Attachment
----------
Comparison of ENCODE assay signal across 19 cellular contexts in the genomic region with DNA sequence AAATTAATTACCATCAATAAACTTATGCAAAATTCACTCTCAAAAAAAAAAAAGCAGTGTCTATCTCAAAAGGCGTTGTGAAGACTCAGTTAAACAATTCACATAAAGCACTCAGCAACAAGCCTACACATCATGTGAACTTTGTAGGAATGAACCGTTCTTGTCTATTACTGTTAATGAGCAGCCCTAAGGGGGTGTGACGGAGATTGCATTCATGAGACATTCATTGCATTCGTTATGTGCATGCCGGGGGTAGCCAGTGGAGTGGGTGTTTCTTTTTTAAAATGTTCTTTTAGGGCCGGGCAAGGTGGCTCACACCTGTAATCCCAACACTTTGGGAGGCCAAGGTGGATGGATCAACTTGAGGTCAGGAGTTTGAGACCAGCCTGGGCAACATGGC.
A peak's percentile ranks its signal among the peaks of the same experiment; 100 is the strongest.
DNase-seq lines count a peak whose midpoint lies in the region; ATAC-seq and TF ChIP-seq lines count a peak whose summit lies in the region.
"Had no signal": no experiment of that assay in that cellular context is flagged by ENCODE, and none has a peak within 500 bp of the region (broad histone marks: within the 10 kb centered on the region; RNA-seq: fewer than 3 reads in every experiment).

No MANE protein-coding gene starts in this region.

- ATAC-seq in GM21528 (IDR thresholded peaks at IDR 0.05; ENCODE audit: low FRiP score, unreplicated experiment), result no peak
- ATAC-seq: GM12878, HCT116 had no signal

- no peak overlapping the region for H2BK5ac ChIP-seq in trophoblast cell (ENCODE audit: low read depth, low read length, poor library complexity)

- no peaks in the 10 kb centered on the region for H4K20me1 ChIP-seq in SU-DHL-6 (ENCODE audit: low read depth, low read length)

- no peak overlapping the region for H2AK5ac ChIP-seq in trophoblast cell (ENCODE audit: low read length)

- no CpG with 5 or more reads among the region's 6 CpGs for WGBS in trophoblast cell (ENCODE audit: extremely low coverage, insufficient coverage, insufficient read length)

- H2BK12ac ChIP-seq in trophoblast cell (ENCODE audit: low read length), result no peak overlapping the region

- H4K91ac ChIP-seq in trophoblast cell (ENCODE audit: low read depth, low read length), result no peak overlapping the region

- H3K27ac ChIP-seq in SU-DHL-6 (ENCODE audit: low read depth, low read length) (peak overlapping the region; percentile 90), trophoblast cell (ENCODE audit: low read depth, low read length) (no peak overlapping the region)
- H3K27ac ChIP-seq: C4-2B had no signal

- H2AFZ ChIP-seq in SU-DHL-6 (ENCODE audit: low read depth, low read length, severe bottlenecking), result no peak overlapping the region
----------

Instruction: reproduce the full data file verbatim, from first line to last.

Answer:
Comparison of ENCODE assay signal across 19 cellular contexts in the genomic region with DNA sequence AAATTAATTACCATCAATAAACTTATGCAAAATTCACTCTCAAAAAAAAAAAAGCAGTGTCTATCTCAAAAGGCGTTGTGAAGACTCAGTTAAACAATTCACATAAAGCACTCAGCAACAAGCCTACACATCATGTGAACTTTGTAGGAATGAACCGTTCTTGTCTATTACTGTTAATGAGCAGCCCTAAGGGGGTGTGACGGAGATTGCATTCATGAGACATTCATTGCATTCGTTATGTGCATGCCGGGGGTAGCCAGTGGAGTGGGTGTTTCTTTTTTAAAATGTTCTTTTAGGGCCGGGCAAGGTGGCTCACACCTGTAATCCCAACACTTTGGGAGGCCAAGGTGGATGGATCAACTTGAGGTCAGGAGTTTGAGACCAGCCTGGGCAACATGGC.
A peak's percentile ranks its signal among the peaks of the same experiment; 100 is the strongest.
DNase-seq lines count a peak whose midpoint lies in the region; ATAC-seq and TF ChIP-seq lines count a peak whose summit lies in the region.
"Had no signal": no experiment of that assay in that cellular context is flagged by ENCODE, and none has a peak within 500 bp of the region (broad histone marks: within the 10 kb centered on the region; RNA-seq: fewer than 3 reads in every experiment).

No MANE protein-coding gene starts in this region.

- ATAC-seq in GM21528 (IDR thresholded peaks at IDR 0.05; ENCODE audit: low FRiP score, unreplicated experiment), result no peak
- ATAC-seq: GM12878, HCT116 had no signal

- no peak overlapping the region for H2BK5ac ChIP-seq in trophoblast cell (ENCODE audit: low read depth, low read length, poor library complexity)

- no peaks in the 10 kb centered on the region for H4K20me1 ChIP-seq in SU-DHL-6 (ENCODE audit: low read depth, low read length)

- no peak overlapping the region for H2AK5ac ChIP-seq in trophoblast cell (ENCODE audit: low read length)

- no CpG with 5 or more reads among the region's 6 CpGs for WGBS in trophoblast cell (ENCODE audit: extremely low coverage, insufficient coverage, insufficient read length)

- H2BK12ac ChIP-seq in trophoblast cell (ENCODE audit: low read length), result no peak overlapping the region

- H4K91ac ChIP-seq in trophoblast cell (ENCODE audit: low read depth, low read length), result no peak overlapping the region

- H3K27ac ChIP-seq in SU-DHL-6 (ENCODE audit: low read depth, low read length) (peak overlapping the region; percentile 90), trophoblast cell (ENCODE audit: low read depth, low read length) (no peak overlapping the region)
- H3K27ac ChIP-seq: C4-2B had no signal

- H2AFZ ChIP-seq in SU-DHL-6 (ENCODE audit: low read depth, low read length, severe bottlenecking), result no peak overlapping the region